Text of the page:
RSCR Inland, Inc. v. State Dept. of Public HealthAnnotate this Case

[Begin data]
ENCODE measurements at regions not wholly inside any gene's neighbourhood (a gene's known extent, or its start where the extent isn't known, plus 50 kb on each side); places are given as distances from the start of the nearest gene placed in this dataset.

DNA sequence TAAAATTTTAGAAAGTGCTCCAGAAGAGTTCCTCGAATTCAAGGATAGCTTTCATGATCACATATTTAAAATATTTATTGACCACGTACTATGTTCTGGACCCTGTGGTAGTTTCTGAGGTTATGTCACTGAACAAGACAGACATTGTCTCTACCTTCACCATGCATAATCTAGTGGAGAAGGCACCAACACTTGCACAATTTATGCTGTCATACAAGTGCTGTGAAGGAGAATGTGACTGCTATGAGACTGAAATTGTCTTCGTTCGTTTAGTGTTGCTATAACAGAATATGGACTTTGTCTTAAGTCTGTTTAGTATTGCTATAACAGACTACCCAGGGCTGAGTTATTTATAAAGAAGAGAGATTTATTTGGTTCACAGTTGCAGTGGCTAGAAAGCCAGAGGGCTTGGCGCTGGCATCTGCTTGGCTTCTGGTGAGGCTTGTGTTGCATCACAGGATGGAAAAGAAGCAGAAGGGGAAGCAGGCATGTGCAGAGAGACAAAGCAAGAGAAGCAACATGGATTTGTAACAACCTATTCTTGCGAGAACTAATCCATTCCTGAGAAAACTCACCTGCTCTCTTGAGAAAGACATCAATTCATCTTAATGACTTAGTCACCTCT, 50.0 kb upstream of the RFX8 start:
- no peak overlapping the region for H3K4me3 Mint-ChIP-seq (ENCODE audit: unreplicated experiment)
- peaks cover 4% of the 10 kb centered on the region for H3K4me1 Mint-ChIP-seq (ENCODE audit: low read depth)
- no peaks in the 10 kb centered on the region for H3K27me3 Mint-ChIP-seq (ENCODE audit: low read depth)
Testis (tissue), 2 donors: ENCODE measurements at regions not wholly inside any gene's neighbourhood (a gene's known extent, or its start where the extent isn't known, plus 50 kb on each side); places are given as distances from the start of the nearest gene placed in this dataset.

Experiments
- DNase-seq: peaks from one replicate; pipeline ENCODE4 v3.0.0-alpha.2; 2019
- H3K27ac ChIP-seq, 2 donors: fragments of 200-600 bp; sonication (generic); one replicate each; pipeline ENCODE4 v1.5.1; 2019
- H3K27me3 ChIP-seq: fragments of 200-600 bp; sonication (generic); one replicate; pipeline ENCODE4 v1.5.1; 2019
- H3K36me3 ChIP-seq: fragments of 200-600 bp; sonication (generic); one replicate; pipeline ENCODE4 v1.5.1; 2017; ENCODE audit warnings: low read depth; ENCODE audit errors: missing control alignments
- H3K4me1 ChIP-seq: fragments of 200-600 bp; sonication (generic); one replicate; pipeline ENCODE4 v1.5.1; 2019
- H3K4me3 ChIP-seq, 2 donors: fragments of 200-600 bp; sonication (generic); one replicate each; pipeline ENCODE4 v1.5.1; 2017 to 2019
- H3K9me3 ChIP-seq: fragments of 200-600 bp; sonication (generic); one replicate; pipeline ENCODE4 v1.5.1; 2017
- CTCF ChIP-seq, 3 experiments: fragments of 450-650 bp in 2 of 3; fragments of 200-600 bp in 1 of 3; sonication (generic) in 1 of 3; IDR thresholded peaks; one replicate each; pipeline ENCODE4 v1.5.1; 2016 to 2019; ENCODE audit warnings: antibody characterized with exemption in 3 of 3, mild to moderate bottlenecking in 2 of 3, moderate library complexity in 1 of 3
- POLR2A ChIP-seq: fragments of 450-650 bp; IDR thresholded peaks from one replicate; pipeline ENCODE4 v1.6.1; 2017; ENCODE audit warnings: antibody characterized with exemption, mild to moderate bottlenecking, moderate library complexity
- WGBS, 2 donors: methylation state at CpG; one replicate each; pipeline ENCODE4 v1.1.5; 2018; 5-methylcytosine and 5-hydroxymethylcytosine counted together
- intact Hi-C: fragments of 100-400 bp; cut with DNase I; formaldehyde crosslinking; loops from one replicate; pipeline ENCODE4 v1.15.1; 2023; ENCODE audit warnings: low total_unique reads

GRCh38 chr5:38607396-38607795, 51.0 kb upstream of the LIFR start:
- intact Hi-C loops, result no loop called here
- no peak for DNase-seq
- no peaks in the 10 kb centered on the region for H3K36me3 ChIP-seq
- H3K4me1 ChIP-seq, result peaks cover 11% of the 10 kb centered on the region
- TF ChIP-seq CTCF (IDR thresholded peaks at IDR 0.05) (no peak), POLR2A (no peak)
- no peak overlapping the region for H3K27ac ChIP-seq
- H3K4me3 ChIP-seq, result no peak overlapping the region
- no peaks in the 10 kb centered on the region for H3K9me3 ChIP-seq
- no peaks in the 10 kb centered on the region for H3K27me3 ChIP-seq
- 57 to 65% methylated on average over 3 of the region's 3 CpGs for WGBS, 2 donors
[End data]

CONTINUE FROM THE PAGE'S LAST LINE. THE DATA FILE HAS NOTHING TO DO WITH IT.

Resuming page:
This case arose following the death of Eric, a resident of Chapala House, licensed as a “long-term health care facility” under the Long-Term Care, Health, Safety, and Security Act of 1973 (the Act) - more specifically, as an “[i]ntermediate care facility/developmentally disabled habilitative” (ICF/DD-H). Plaintiff-appellant RSCR Inland, Inc. (ResCare) owned Chapala House. Defendant-appellant California Department of Public Health (the Department) issued a citation and imposed a civil penalty on ResCare in connection with Eric’s death, and ResCare brought this lawsuit to challenge the citation and penalty. The Court of Appeal addressed the scope of the “reasonable licensee defense” through which a California long-term health care facility could show that a citation for a regulatory or statutory violation should be dismissed, even though there was a factual basis for the citation. The Department argued the defense was available only in the event of an “emergency” or “special circumstances.” The Court of Appeal rejected that view, holding that the facility may succeed in dismissing a citation by demonstrating that it did what might reasonably be expected of a long-term health care facility licensee, acting under similar circumstances, to comply with the regulation or statute that allegedly was violated. “This standard differs from the required showing of due care in a typical negligence case because the facility must show reasonable care directed at complying with the regulation or statute, not reasonable conduct in general. But the standard does not require an emergency or an unusual circumstance.” Applying the statutory standard, the Court concluded substantial evidence supported the trial court’s finding that the facility here had established the reasonable licensee defense.